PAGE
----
Flathead Leaders Can’t Agree on Upgrade

By Beacon Staff

The strain on public services caused by the region’s rampant growth was all too obvious at the May meeting of the Flathead City-County 911 Administrative Board, where some members railed against an emergency response system they said was dangerously antiquated, and questioned why the board, in recent months, can’t agree on a solution.

At issue is the inability of the current 911 system, in some instances, to locate calls coming from cell phones.

“As the chairman of the 911 board, I’m frustrated and so are a lot of members of the board,” Fred Leistiko, Kalispell airport manager, said later. “The system is not broken, but it’s bent really bad and it needs some work.”

Board members agree the Flathead Emergency Communications Center (FECC) dispatchers who take 911 calls are highly trained, hard-working, dedicated public servants and the technology they use needs updates and improvements.

But the agreement ends there, with board members differing on everything from the urgency and scope of the problem, to the formulation of a plan to deal with it.

When someone in Flathead County dials 911, their call goes to the FECC, which is located in the Sheriff’s Office and staffed around-the-clock by 19 dispatchers.

On a 911 call, the dispatcher sees a map of the caller’s location, their name and address, and the emergency services to notify in the area where the incident occurs. While the 911 dispatcher sends out medical and fire help anywhere in the county, the call center is not entirely consolidated; they must relay the caller’s information to another dispatcher at the proper law enforcement department.

The location of many cell phones doesn’t show up on the dispatch map, only the towers from which the signal is coming.

Kalispell City Fire Chief Randy Brodehl said this has made for confusion when 911 cell phone callers haven’t specified where they are, and dispatchers have accidentally sent help to the Kalispell Rosauer’s supermarket or the Kalispell Farm To Market Road, when the call was coming from Libby.

“Has that happened? Yes. Both of those instances? Yes,” Brodehl said.

The onslaught of summer tourists – many of whom have out-of-state area codes and may not know exactly where they are when they call 911 – compounds the problem.

Brodehl and other board members also criticized the outdated computer-aided dispatch system (CAD) used in the 911 center, which he said was donated by the city of Pittsburgh, Pa., in 1982.

“We are using a system that, in effect, is older than many of the firefighters who work for us in the department,” Brodehl added.

Flathead County Undersheriff Pete Wingert, who oversees the 911 call center, said software for the CAD has been rewritten and updated many times.

“It’s not like we’re using equipment from 1982,” Wingert said, emphasizing that many newer-model cell phones can be quickly located. “It’s not like we’re just pinning the tail on the donkey.”

That isn’t to say Flathead County doesn’t need an upgrade, Wingert added, “Would I like to have a new CAD? Absolutely.”

Most board members interviewed said Flathead needs to move toward a fully consolidated call center with a new computer system overseen, not by the Sheriff’s Office, but by a 911 dispatch coordinator with communications technology expertise.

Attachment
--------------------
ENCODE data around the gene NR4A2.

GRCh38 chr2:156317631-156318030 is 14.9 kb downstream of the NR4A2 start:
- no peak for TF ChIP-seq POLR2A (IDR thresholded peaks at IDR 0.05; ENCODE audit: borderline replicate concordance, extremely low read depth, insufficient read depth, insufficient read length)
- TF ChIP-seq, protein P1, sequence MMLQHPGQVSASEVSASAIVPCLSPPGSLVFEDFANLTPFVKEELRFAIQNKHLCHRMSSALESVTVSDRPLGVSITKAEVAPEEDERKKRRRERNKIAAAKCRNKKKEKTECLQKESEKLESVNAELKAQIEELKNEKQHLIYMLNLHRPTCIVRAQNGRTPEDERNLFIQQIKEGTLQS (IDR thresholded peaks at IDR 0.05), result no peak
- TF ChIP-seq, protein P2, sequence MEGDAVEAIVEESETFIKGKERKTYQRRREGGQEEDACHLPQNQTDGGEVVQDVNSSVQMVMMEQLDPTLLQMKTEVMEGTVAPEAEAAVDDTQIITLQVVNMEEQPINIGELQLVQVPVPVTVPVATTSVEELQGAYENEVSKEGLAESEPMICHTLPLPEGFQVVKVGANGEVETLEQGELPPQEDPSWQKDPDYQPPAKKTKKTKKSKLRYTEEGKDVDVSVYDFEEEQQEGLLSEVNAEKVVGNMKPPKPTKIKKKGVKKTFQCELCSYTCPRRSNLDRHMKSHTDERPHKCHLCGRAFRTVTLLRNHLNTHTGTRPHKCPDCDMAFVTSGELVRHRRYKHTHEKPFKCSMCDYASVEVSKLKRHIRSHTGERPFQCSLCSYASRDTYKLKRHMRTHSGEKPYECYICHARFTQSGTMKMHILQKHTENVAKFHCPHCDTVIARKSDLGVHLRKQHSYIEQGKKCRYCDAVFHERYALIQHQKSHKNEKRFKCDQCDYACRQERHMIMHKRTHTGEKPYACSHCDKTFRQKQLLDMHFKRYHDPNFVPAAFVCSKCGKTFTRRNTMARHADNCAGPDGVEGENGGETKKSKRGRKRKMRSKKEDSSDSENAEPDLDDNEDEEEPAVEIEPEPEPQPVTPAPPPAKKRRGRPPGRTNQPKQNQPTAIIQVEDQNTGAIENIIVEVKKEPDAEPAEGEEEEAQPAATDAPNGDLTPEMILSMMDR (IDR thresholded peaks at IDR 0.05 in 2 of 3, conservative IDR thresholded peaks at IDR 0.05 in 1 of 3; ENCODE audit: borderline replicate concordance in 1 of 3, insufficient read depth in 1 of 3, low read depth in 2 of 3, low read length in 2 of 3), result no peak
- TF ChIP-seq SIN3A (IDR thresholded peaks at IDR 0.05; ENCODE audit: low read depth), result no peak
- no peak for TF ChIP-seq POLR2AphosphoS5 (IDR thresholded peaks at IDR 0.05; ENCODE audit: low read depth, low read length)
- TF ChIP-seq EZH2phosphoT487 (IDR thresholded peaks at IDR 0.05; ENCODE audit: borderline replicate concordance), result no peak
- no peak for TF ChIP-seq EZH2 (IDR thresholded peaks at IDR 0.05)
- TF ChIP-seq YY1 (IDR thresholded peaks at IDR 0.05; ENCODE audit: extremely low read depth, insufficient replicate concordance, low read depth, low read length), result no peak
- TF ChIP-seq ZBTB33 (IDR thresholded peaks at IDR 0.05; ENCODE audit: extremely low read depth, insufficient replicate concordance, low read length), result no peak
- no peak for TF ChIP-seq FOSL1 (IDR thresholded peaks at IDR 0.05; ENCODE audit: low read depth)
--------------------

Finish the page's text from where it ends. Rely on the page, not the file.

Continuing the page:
“I think they are heroes,” board member Diane Smith said of the Sheriff’s Office, “but I think technology applications are a different discipline.”

The questions facing the board have resulted in months of indecision, like how much radio and telecommunications equipment Flathead County might gain from the Northern Tier Interoperability Project.

The federal Department of Homeland Security is administering the Montana Interoperability Project to improve radio and cellular communications across the state. The headquarters for the Northern Tier district of the state, which borders Canada, will be in Flathead County and Havre.

Many board members want to wait until it’s clear how much the federal government will pay to improve communications and radio technology before Flathead County invests in this area.

“We don’t know what we’re going to get from Northern Tier,” said Flathead County Commissioner Joe Brenneman, also on the 911 Board.

But Leistiko believes there is “a miscommunication as to what Northern Tier is going to provide,” and that it will be little more than some improvements to radio transmission towers and a better radio in the 911 center – not the new dispatch computer consoles some say could arrive.

Brodehl has also applied for $732,701 in firefighter assistance grants for a new 911 center CAD. He figures Flathead has a 10 to 15 percent chance of getting the grant, to be announced later this summer.

In light of these possibilities, the board voted this month to hold off on signing a contract for RCC Consultants Inc. of New Jersey to begin work on a business plan to consolidate and improve Flathead County’s 911 response system.

Some board members, including Brenneman, were “unimpressed” with RCC after a previous report on the 911 system which Brenneman said was rife with errors.

Brenneman decided to work up his own business plan and bring it to the June meeting.

Leistiko thinks Brenneman’s may not be the only plan put forth at the board’s next meeting.

“I just may have two proposals coming to us on that day, I don’t know,” Leistiko said.

In the meantime, some board members say all the talk of possibilities for what might happen down the road, have resulted in nothing happening at all.

“I’ve pretty much run out of patience with turf discussions and discussions about delay,” Smith said, “instead of conversations about what we’re going to do.”

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